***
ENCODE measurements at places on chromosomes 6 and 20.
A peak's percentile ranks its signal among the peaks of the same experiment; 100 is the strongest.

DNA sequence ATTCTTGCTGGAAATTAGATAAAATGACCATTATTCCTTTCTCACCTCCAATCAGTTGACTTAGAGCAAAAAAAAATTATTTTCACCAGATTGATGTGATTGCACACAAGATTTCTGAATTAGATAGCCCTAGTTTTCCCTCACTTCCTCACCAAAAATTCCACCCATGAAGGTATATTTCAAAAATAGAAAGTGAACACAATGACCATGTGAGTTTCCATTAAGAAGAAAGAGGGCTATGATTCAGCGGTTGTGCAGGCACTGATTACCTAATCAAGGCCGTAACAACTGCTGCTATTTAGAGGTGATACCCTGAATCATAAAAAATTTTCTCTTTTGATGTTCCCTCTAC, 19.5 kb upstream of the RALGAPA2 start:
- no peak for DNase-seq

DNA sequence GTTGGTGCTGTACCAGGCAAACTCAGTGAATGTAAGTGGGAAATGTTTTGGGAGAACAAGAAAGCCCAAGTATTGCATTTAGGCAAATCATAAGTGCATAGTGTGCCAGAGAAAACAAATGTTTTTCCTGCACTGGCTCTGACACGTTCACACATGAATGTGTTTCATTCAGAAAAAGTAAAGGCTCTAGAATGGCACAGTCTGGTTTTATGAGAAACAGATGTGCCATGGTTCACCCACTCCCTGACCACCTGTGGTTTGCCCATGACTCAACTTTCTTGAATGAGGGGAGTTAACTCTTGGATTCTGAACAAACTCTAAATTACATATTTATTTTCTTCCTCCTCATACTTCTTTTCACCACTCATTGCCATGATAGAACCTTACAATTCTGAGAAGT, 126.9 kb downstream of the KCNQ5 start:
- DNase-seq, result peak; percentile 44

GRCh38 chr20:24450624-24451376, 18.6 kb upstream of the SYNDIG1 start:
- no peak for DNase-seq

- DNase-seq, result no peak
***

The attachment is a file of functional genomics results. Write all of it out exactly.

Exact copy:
ENCODE measurements at places on chromosomes 6 and 20.
A peak's percentile ranks its signal among the peaks of the same experiment; 100 is the strongest.

DNA sequence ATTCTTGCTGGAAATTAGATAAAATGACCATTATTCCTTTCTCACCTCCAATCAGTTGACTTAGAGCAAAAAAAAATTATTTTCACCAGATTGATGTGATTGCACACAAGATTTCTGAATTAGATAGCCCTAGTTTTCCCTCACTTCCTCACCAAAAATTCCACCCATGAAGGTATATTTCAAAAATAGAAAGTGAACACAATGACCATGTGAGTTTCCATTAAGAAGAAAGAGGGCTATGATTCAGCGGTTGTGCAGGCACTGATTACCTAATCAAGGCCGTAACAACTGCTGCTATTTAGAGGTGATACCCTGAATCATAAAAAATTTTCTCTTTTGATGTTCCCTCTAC, 19.5 kb upstream of the RALGAPA2 start:
- no peak for DNase-seq

DNA sequence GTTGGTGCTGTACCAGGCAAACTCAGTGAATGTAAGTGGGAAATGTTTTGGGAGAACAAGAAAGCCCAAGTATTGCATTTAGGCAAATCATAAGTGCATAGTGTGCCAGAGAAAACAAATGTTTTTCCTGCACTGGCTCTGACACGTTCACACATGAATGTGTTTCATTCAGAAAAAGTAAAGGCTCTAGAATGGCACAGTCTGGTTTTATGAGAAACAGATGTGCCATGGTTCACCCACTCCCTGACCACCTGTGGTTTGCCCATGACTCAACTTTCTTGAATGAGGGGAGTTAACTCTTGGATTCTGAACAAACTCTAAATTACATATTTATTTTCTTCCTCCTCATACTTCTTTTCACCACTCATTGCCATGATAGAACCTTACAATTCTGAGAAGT, 126.9 kb downstream of the KCNQ5 start:
- DNase-seq, result peak; percentile 44

GRCh38 chr20:24450624-24451376, 18.6 kb upstream of the SYNDIG1 start:
- no peak for DNase-seq

- DNase-seq, result no peak